TEMECULA – Featuring detailed narratives about women from just after the Gold Rush, “Women & Spirit: Catholic Sisters in California” is now at Temecula Valley Museum until April 6.
The traveling exhibition explores the impact Catholic sisters made on the formation of church and society in California. It tells the story of groups of strong women who worked to build communities on the edge of the frontier by providing care and services to others, actively participating in the fight for social justice and creating inspired art based on these struggles.
“Women & Spirit” features photos, videos, creative artwork and a rich selection of historical artifacts, most of which have never been seen by the general public. These elements tell the story of the sisters’ attempt to provide social stability during California’s chaotic founding years in the wake of the Gold Rush by creating a “safety net” – childcare centers, hospitals, schools, orphanages, homes for the elderly and working girls, and countless other institutions of charity.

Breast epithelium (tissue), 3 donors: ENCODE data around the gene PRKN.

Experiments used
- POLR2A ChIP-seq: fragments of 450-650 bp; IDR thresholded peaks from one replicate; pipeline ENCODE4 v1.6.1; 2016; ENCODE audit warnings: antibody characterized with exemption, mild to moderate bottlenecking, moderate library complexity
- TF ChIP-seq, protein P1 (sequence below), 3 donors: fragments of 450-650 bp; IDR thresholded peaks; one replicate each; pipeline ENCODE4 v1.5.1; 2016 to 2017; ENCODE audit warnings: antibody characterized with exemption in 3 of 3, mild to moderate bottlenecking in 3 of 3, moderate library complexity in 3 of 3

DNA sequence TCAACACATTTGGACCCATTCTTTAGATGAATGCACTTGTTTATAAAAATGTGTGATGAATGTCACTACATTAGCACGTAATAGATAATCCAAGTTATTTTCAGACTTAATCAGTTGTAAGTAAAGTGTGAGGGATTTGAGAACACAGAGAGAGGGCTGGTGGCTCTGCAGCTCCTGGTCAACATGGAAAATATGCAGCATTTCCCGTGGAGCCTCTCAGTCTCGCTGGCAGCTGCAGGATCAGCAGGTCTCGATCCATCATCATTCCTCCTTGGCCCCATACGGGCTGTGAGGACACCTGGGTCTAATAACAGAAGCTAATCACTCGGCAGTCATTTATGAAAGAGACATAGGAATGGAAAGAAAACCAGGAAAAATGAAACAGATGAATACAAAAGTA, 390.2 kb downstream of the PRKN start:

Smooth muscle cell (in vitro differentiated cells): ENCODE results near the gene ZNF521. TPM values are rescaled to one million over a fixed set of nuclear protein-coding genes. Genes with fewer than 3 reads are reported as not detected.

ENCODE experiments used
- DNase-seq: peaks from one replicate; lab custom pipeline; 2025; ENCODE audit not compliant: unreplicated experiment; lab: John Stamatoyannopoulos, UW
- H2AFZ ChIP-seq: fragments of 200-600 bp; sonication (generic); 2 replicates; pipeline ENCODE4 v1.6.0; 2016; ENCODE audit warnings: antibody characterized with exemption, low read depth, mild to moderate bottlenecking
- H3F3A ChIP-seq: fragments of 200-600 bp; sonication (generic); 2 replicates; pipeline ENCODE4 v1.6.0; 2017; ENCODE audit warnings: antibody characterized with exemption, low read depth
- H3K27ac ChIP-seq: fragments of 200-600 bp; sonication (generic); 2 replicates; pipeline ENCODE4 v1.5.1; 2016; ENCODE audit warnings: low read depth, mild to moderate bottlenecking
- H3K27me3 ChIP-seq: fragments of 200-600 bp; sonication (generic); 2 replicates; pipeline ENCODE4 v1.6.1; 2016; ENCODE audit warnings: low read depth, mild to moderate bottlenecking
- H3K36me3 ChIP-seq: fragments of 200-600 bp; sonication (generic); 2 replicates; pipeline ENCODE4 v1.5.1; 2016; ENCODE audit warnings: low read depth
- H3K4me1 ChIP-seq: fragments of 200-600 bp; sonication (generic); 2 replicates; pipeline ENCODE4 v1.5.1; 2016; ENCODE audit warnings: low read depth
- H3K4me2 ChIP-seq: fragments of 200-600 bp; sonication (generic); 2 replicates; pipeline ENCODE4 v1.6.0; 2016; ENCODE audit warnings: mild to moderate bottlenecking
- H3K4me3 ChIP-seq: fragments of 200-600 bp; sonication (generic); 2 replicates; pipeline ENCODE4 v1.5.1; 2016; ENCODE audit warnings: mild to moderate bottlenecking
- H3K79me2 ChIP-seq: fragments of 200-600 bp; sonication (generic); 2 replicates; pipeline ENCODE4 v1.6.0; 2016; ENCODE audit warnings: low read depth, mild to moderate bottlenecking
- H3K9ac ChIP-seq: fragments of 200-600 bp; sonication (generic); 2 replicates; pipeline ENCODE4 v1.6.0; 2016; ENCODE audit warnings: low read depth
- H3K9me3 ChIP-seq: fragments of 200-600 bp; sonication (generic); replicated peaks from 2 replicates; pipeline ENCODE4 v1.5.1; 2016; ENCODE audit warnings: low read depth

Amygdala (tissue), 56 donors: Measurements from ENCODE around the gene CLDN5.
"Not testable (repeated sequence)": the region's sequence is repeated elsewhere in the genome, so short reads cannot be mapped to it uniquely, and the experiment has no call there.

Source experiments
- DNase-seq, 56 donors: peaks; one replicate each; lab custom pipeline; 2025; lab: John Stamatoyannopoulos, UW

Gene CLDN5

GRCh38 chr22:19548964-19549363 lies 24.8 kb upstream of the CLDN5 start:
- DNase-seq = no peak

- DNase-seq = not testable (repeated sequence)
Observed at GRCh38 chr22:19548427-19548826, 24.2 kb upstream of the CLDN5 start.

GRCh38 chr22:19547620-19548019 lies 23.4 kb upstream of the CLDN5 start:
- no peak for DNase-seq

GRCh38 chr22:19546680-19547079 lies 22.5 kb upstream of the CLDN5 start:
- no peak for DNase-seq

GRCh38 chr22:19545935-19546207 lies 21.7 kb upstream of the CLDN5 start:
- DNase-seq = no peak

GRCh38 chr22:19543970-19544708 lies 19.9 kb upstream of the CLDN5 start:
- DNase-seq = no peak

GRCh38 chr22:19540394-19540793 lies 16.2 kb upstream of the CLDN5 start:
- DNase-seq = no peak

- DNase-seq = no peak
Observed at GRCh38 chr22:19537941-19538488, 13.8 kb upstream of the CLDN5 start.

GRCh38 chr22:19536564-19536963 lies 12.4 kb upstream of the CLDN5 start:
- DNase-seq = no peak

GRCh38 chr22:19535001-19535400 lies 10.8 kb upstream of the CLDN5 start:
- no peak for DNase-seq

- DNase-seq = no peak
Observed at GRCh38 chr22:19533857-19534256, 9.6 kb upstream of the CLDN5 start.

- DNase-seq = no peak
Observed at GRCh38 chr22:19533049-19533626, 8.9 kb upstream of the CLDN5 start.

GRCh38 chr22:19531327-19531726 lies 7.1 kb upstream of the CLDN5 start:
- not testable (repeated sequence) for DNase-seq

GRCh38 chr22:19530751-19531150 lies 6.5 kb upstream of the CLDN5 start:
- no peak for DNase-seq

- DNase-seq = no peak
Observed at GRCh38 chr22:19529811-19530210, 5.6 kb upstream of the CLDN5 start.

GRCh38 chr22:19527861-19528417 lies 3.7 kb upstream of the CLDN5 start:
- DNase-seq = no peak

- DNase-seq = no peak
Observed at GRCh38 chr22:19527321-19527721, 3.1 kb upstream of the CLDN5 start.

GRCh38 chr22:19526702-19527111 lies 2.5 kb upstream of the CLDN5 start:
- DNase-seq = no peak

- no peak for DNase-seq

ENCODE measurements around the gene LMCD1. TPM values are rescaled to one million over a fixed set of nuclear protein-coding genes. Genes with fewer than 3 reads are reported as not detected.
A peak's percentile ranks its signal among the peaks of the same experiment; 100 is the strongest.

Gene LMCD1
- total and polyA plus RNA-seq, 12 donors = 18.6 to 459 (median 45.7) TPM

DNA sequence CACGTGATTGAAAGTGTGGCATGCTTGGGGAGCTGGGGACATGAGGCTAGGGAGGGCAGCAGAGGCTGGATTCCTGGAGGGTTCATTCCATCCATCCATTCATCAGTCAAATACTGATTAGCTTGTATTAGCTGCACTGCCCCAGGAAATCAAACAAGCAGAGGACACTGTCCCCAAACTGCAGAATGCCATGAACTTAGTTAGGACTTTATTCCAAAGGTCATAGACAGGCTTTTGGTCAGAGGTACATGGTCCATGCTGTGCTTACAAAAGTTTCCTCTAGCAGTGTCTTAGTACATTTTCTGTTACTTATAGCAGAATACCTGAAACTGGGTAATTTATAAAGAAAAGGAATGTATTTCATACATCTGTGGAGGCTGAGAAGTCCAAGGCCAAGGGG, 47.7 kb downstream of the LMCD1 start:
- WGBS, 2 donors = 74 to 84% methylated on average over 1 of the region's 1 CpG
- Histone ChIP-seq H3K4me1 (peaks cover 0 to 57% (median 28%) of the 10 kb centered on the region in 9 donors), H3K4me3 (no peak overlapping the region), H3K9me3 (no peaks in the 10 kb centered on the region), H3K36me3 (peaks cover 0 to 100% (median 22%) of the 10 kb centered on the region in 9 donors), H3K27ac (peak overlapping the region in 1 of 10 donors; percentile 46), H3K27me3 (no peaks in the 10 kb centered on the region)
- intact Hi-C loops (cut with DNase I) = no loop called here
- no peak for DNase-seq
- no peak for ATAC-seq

On top of this, the exhibition explains the sisters were not content to stop at salving social wounds – they also worked to correct the source of these ills by participating in the struggle for social justice, and continue to do so today with widespread partnerships and collaborations.
“Women & Spirit” is a traveling exhibition originated by the Leadership Conference of Women Religious Region 14, currently sponsored by the Sisters of the Holy Family and toured by Exhibit Envoy.